Thanks to Josh Groban, younger listeners are now becoming interested in what I call the more contemporary classical music. I’m a huge fan of Josh’s myself. I have both his CDs and both live performances on videotape, and listen/watch them often. However, when you’ve discovered Mario Frangoulis you are certain to be just as bowled over as I was. Remember the classic Moody Blues number circa 1970/71, namely Nights in White Satin? Well, get yourself a copy of Mario’s first CD (Sometimes I Dream, that particular track taken from the Third Act of Tosca) and there on Track 6 you’ll hear him performing a duet with Justin Hayward in Italian and English (Justin still in fine voice, incidentally) and it will blow your mind just as it did mine.

I caught his live performance (a concert featured on SABC3 some years back) at The Theatre of the Earth in Thessalonica in Greece. Fortunately I thought to tape it so have been able to watch it countless times and play it for many, many friends and acquaintances and it never fails to thrill me to the core. Then there’s the CD of his Live Concert at The Acropolis (which features a number of duets with some wonderful female artists and includes a very moving rendition of the John Lennon classic Imagine – just his magnificent voice, a piano and cello), and his latest CD available in SA is Follow Your Heart, the last track being a stirring rendition of Come What May sung by Nicole Kidman and Ewan McGregor in the film Moulin Rouge.

I am so enamoured of his voice that I made an eight-hour journey to see him perform at The Superbowl at Sun City in April of this year where he appeared for one night only. By some miracle, I actually bumped into him on the terrace of The Palace where he most kindly agreed (with just two minutes to rehearsal time) to pose for a picture – and, best of all, kissed me on both cheeks. This photograph, framed by my loving daughter, is at my bedside and has brought me much cheer through a very bad period of ill health earlier this year. Best of all, at that concert, he announced he was working on a new CD to be released to coincide with the Greek Easter which fell on May 1 this year, and research on the ‘Net tells me it’s called Garden of Hopes. I can’t wait for it to hit our shores. If you’ve never heard of him, do yourself a favour and rush to your nearest music outlet and pick up one of his available CDs. I don’t think ANY music lover would be disappointed.

Actually, it’s been quite a journey. This genre of music has opened up a new world for me and by sheer chance I happened to catch a Parkinson chat-show on M-Net about a year ago which featured four amazingly talented male singers in the musical interlude, when I thought, “Aha, again JUST my kind of thing!” Couldn’t wait for the credits to roll as I hadn’t caught their name when he introduced them. Didn’t have my specs on and thought they were named Illovo. Several weeks and many phone calls later I got on to someone known as “Classic Dave” or some such at one of the music stores who asked, “You don’t perhaps mean Il Divo, do you?” And there I had my answer. As Simon Cowell (he of American Idols fame – you know, the sarcastic judge on the panel but whose ego is one of those you can’t help but like?) told Oprah recently, he’d spent two years scouting the world for a younger version of The Three Tenors. Well, here they are, and they’re just SUPERB. One’s an American, one from Spain, one from Italy, the other from Switzerland. The blend of their voices is “magnifico”!!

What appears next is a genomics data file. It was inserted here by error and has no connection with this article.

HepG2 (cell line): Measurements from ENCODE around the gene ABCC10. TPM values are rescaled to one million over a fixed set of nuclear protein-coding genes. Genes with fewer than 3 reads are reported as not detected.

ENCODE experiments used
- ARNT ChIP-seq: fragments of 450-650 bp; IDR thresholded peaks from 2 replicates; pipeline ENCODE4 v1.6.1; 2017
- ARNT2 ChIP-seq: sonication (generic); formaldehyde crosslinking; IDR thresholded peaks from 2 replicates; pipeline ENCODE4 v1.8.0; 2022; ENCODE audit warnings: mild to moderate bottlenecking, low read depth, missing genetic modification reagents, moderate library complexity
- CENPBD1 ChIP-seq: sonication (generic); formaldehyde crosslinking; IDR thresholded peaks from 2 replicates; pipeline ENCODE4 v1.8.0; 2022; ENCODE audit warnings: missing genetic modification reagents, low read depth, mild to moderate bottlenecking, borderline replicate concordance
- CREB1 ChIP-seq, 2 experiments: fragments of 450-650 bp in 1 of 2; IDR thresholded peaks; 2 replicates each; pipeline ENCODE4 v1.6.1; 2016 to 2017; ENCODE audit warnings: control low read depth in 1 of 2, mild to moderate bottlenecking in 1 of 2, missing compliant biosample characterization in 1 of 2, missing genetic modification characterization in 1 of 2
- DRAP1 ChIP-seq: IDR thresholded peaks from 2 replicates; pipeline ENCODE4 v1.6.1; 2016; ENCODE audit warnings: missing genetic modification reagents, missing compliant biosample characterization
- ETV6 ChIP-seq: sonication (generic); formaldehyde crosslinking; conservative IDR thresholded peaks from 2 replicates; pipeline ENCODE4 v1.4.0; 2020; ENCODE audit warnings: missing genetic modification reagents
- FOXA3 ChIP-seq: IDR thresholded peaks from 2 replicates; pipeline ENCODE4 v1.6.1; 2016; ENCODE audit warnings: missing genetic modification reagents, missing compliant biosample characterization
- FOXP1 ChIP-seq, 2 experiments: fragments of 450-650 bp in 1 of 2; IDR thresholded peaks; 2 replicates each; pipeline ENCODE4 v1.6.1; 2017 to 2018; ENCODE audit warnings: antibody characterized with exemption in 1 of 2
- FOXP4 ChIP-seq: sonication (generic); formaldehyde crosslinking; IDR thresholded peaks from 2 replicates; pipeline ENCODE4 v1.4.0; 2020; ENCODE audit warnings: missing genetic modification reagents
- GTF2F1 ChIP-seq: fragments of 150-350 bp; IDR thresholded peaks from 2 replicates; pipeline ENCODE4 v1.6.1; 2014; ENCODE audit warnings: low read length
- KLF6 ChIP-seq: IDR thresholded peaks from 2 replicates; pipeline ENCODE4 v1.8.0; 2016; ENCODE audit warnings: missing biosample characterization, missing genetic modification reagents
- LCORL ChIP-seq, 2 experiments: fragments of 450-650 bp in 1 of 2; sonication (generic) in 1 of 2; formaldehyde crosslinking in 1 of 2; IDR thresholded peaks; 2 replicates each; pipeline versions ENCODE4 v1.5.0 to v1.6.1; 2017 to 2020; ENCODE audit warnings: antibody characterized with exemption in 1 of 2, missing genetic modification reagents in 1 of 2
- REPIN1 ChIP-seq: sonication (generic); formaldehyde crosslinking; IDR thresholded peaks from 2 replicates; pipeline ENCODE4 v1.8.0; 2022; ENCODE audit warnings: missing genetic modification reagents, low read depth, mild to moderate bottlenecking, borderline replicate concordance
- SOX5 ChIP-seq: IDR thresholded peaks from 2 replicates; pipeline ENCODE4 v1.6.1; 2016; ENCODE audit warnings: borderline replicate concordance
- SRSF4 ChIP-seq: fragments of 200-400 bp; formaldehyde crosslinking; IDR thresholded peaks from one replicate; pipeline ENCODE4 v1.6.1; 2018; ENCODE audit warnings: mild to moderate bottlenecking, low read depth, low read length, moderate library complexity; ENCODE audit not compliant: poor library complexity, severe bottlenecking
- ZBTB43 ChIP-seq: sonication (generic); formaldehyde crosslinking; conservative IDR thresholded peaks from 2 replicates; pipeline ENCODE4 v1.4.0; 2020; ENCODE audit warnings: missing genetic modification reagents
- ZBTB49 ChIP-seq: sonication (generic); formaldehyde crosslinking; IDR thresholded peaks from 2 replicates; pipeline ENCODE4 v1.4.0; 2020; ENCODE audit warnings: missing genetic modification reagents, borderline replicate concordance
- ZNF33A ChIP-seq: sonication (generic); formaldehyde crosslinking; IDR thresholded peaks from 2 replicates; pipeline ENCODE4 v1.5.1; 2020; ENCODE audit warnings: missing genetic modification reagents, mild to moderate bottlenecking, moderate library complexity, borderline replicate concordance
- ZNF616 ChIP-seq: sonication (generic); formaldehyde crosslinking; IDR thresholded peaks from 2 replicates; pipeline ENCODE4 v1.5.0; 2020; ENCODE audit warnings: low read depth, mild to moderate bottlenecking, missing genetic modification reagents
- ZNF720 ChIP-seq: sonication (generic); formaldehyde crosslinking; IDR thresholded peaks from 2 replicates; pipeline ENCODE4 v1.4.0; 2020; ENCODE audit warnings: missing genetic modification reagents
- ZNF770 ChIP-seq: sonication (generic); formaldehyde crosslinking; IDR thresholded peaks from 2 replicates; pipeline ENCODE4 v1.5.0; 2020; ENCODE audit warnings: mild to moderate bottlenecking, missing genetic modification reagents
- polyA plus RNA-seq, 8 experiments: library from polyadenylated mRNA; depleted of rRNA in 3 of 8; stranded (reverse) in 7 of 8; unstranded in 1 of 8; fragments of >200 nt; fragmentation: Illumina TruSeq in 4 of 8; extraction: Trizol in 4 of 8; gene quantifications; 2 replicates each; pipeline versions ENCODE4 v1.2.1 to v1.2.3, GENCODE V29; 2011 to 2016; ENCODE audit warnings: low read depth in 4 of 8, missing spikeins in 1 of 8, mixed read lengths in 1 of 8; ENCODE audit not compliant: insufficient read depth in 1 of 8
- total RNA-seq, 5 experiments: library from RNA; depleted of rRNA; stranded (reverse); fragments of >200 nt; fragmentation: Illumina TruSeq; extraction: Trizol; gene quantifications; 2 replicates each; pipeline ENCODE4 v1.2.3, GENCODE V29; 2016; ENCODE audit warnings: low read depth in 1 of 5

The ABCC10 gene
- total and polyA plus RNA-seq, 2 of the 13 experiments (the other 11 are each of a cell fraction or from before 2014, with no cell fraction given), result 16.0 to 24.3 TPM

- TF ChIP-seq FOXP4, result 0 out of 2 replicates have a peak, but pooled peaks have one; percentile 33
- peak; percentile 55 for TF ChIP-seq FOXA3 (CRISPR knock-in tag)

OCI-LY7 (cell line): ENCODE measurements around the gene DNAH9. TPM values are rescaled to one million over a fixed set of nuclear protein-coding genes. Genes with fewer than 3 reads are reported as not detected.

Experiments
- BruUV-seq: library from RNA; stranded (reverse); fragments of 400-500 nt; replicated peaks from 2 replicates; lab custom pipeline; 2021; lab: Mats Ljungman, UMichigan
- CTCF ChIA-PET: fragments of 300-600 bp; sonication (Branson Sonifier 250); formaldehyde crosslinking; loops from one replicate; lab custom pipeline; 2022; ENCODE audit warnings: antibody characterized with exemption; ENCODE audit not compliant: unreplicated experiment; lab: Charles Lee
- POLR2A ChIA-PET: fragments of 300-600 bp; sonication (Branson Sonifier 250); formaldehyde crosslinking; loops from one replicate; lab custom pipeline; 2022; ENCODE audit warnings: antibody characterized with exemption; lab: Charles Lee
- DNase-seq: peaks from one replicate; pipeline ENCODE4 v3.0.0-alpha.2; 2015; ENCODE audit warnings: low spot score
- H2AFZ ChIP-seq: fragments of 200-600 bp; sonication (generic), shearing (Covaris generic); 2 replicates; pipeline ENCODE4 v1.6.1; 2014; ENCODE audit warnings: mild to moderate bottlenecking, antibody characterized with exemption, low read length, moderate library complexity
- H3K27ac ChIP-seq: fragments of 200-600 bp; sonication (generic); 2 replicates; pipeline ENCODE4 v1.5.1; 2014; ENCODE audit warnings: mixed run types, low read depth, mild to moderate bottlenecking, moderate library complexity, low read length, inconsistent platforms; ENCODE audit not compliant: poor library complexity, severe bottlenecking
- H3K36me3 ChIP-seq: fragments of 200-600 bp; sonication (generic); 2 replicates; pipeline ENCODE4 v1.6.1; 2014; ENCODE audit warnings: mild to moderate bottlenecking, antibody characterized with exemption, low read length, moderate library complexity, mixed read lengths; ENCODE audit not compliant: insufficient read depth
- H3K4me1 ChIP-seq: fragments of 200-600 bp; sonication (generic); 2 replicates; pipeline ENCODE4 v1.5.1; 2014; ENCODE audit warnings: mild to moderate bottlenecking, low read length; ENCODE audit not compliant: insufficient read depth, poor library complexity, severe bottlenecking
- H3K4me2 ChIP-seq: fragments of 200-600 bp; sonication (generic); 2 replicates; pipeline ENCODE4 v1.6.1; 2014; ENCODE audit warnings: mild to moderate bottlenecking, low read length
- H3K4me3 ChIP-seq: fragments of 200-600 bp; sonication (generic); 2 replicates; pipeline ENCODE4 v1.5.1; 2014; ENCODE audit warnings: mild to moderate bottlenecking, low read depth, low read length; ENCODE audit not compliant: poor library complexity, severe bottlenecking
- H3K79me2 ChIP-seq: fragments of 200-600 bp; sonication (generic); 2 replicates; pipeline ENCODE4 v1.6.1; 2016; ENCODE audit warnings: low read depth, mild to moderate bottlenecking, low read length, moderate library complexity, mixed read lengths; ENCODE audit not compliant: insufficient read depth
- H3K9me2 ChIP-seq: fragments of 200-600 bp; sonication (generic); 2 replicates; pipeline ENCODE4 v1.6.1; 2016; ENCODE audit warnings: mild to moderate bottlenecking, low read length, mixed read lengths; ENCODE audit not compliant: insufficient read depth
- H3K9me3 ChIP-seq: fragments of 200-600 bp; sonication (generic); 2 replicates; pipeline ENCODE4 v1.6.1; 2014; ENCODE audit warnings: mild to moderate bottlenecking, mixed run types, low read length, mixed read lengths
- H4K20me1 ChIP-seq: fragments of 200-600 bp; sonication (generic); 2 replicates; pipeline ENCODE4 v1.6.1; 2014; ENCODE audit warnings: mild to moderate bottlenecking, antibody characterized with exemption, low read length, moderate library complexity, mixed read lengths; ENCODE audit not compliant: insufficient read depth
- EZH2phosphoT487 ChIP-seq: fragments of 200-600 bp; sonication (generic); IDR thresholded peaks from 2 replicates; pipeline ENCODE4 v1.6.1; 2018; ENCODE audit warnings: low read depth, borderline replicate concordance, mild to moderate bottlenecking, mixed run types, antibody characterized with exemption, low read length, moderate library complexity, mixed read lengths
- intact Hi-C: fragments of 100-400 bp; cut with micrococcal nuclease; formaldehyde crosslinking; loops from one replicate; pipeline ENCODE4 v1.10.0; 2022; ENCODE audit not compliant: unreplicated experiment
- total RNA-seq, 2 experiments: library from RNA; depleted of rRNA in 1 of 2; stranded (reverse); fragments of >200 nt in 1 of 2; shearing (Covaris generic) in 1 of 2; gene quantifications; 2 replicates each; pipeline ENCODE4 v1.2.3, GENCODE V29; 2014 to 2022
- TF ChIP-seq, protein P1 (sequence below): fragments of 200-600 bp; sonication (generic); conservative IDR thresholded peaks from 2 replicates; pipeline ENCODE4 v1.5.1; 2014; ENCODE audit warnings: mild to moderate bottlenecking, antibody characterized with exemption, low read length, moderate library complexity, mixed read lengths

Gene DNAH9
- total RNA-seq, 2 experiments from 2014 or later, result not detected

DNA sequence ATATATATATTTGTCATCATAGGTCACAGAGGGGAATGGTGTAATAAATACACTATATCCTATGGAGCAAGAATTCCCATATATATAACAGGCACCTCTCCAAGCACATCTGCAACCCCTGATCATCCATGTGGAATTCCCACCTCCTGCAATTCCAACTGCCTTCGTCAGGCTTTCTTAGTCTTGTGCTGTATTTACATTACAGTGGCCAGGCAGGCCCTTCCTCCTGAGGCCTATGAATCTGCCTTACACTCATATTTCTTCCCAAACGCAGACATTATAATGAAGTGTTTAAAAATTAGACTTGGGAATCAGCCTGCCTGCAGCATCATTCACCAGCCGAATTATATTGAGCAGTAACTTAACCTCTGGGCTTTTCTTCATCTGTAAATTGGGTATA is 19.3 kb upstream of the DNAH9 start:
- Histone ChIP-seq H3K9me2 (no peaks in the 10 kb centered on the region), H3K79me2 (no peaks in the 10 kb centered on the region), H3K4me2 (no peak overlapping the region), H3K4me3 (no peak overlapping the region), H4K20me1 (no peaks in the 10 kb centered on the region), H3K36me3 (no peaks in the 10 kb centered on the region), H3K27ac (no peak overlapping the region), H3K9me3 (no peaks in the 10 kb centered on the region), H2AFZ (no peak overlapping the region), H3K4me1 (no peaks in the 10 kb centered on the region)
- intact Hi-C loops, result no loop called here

Then I chanced to discover another fabulous group named Amici Forever, and was fascinated to read that one of the two sopranos is a black girl who grew up in Soweto and was raised in Durban, namely Tsakane. The three males in the group are two tenors and a bass baritone. If you think the number titled The Prayer by Josh Groban and Charlotte Church is a winner, wait till you hear THIS group perform it. I also adore Celine Dion’s version where she’s changed the words ever so slightly to sing it as a prayer to a daughter … This one HAS to be played at my funeral, when I fall off my perch (as dear Aunty Midge would put it), for my own beloved Candace.

Well, I could go on and on. Alessandro Safina’s a goodie. So is Filippa Giordano. (Give her version of O Mio Babbino Caro a listen – the best I’ve heard – but on her self-titled album she also does two more contemporary and very moving numbers on Tracks 7 and 8.)

Okay, more Musings as further delightful discoveries come my way. But that’s about it for now. Happy Listening! - Bev Pulé